OPEN IN READ APP
JOURNAL ARTICLE

Initial management of prostate-specific antigen-detected, low-risk prostate cancer and the risk of death from prostate cancer

Ayal A Aizer, Ming-Hui Chen, Jona Hattangadi, Anthony V D'Amico
BJU International 2014, 113 (1): 43-50
23473327

UNLABELLED: WHAT'S KNOWN ON THE SUBJECT? AND WHAT DOES THE STUDY ADD?: The recently published Prostate Cancer Intervention versus Observation Trial (PIVOT) did not identify differences in prostate cancer-specific mortality or all-cause mortality among patients with low-risk disease managed conservatively vs those managed definitively; however, recently published data suggest that older men may harbour more aggressive disease than is identified at biopsy owing to sampling error and undergrading. Whether older men with apparent low-risk disease are placed at risk of prostate cancer-specific mortality when managed conservatively remains unknown. The study used population-level data to show that non-curative approaches for older men with low-risk prostate cancer do result in an increased risk of prostate cancer-specific mortality. Differences between our study and the PIVOT trial include the fact that we included a larger sample size, analysed the data using an 'as-treated' approach, and included a healthier cohort of men as evinced by lower 4-year all-cause mortality estimates in our study than in the PIVOT. Our results suggest that older men with apparent low-risk prostate cancer are at risk of undergrading, which probably explains the differences in prostate cancer-specific mortality observed between men managed conservatively vs those managed definitively. Our study suggests that alternative approaches to excluding occult, high grade prostate cancer are needed in such men.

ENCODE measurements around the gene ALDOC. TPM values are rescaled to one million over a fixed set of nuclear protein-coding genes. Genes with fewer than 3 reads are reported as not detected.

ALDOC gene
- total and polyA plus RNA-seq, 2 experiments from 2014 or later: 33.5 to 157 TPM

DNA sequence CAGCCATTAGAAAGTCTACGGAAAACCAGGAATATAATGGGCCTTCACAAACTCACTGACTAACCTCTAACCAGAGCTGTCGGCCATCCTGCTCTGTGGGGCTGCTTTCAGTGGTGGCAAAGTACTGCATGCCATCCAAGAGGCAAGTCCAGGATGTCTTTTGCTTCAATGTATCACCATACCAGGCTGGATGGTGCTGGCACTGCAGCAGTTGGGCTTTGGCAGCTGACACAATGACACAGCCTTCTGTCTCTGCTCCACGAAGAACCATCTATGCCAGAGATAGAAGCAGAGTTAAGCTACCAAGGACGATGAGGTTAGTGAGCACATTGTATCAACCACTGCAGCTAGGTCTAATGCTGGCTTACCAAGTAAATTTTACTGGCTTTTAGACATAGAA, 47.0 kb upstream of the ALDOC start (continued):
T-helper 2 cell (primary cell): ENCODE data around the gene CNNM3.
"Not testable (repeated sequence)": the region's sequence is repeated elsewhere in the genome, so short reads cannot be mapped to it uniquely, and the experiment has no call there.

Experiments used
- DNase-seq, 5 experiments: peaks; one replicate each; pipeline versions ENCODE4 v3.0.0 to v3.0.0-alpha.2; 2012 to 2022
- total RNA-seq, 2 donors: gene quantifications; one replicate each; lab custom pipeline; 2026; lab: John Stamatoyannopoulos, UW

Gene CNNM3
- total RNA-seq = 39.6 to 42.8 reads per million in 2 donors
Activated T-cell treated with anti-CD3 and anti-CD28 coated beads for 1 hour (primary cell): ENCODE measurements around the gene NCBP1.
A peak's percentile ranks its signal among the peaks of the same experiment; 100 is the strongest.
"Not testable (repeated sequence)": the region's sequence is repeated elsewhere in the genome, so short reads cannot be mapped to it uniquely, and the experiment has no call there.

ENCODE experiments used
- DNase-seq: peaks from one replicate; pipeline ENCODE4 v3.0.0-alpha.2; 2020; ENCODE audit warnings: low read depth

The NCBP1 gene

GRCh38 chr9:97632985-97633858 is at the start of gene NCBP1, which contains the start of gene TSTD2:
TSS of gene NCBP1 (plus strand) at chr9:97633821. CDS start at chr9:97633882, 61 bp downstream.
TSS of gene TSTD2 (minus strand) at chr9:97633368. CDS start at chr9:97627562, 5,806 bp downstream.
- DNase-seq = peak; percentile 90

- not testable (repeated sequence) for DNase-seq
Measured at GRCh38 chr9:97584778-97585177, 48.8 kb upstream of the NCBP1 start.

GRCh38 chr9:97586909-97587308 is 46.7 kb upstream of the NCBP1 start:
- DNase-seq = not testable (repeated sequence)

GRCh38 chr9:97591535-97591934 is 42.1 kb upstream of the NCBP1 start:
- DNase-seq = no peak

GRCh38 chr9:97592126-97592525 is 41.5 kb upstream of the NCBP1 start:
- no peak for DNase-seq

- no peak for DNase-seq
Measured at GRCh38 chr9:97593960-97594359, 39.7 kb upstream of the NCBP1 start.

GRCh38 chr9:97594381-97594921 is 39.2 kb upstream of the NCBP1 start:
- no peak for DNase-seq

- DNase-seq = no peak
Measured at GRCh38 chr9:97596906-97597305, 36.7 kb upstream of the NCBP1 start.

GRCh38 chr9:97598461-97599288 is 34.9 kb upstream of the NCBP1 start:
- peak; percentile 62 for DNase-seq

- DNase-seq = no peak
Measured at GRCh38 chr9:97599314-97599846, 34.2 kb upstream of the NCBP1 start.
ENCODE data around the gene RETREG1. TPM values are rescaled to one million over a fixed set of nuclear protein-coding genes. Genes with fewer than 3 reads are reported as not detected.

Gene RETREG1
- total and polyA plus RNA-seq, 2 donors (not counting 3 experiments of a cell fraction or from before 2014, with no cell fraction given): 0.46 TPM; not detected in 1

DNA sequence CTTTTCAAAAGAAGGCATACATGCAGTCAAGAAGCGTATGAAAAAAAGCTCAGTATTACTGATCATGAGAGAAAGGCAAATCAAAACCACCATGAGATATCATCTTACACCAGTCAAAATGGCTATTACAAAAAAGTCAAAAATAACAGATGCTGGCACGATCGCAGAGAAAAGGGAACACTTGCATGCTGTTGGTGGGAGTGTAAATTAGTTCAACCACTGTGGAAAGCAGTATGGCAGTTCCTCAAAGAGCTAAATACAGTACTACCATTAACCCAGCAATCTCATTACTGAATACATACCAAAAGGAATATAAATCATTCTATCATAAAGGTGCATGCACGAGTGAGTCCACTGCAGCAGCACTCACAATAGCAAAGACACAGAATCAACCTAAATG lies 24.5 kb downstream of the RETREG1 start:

OBJECTIVE: To evaluate whether older age in men with low-risk prostate cancer increases the risk of prostate cancer-specific mortality (PCSM) when non-curative approaches are selected as initial management.

PATIENTS AND METHODS: The study cohort consisted of 27 969 men, with a median age of 67 years, with prostate-specific antigen (PSA)-detected, low-risk prostate cancer (clinical category T1c, Gleason score ≤6, and PSA ≤10) identified by the Surveillance, Epidemiology and End Results programme between 2004 and 2007. Fine and Gray's competing risk regression analysis was used to evaluate whether management with non-curative vs curative therapy was associated with an increased risk of PCSM after adjusting for PSA level, age at diagnosis and year of diagnosis.

RESULTS: After a median follow-up of 2.75 years, 1121 men died, 60 (5.4%) from prostate cancer. Both older age (adjusted hazard ratio [AHR] 1.05; 95% confidence interval (CI) 1.02-1.08; P < 0.001) and non-curative treatment (AHR 3.34; 95% CI 1.97-5.67; P < 0.001) were significantly associated with an increased risk of PCSM. Men > the median age experienced increased estimates of PCSM when treated with non-curative as opposed to curative intent (P < 0.001); this finding was not seen in men ≤ the median age (P = 0.17).

CONCLUSION: Pending prospective validation, our study suggests that non-curative approaches for older men with 'low-risk' prostate cancer result in an increased risk of PCSM, suggesting the need for alternative approaches to exclude occult, high grade prostate cancer in these men.

Discussion

You are not logged in. Sign Up or Log In to join the discussion.

Related Papers

Available on the App Store

Available on the Play Store
Remove bar
Read by QxMD icon Read
23473327
×

Search Tips

Use Boolean operators: AND/OR

diabetic AND foot
diabetes OR diabetic

Exclude a word using the 'minus' sign

Virchow -triad

Use Parentheses

water AND (cup OR glass)

Add an asterisk (*) at end of a word to include word stems

Neuro* will search for Neurology, Neuroscientist, Neurological, and so on

Use quotes to search for an exact phrase

"primary prevention of cancer"
(heart or cardiac or cardio*) AND arrest -"American Heart Association"